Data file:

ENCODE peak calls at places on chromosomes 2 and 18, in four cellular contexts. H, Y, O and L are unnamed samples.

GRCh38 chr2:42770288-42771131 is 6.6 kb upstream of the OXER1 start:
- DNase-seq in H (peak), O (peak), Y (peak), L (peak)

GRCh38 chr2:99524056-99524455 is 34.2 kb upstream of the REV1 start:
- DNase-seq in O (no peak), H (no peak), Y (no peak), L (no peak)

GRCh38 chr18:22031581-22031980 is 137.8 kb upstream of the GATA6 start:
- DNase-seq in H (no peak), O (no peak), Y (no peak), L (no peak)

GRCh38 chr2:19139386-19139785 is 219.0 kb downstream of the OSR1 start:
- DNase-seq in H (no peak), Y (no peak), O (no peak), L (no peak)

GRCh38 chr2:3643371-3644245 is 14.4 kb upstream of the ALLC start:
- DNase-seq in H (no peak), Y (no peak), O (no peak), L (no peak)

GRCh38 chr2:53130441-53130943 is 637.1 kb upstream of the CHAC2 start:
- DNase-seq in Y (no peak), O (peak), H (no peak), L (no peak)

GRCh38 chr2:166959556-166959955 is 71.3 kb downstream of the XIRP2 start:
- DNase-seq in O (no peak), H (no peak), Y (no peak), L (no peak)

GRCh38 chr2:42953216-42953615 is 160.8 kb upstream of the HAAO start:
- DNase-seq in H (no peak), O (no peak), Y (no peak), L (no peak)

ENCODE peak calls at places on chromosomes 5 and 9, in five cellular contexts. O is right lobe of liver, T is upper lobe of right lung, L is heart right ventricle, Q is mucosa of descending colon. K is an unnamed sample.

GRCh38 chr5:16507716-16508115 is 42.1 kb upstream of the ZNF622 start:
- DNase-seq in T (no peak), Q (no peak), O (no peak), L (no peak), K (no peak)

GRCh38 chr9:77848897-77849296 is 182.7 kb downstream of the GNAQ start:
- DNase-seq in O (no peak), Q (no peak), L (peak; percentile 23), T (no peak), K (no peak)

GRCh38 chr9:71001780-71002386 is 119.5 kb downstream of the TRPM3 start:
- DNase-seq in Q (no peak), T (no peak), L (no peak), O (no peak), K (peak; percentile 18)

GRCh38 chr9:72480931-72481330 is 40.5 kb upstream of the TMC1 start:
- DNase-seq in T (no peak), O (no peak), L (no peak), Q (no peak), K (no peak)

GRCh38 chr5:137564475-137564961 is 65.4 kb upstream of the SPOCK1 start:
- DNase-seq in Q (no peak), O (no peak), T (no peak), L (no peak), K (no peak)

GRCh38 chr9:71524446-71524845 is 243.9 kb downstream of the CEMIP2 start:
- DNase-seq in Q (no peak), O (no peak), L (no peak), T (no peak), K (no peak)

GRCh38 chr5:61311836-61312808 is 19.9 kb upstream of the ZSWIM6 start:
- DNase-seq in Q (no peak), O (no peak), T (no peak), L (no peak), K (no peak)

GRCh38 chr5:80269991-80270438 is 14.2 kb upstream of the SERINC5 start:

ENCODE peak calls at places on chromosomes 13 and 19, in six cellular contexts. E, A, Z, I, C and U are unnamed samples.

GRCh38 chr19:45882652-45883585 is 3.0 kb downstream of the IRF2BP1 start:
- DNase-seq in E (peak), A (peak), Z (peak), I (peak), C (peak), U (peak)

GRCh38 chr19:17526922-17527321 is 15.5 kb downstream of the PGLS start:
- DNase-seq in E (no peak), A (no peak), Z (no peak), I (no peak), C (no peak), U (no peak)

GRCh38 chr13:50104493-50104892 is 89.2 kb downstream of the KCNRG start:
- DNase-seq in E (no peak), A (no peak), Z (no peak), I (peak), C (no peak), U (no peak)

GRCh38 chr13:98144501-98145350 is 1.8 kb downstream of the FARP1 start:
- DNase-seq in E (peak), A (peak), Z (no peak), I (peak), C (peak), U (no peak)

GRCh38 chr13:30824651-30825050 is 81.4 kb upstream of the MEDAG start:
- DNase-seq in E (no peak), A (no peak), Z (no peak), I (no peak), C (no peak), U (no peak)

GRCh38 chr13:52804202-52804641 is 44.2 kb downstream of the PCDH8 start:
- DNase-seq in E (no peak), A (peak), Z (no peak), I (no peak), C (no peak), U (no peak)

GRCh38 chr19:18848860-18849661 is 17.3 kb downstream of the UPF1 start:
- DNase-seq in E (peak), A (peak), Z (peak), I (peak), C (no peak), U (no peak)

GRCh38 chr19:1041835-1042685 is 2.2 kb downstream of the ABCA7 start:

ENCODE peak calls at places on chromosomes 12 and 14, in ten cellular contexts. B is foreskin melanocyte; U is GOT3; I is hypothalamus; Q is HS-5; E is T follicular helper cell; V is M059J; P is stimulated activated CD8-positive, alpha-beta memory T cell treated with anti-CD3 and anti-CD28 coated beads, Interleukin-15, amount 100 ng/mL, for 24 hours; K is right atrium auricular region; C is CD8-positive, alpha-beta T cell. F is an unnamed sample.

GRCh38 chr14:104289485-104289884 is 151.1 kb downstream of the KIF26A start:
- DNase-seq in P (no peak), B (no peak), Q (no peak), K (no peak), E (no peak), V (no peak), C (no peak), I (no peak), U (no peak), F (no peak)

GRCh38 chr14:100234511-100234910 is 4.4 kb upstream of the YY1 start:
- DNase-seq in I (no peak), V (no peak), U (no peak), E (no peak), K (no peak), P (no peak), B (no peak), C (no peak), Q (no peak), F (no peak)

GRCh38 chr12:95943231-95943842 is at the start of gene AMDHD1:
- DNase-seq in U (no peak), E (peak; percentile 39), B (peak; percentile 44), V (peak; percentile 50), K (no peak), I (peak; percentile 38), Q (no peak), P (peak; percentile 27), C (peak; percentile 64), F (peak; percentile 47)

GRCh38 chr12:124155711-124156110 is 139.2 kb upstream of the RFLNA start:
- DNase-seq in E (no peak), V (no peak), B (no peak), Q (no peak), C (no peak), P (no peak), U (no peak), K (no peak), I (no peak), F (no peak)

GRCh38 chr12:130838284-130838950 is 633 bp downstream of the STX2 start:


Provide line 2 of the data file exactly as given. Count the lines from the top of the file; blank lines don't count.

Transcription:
GRCh38 chr2:42770288-42771131 is 6.6 kb upstream of the OXER1 start: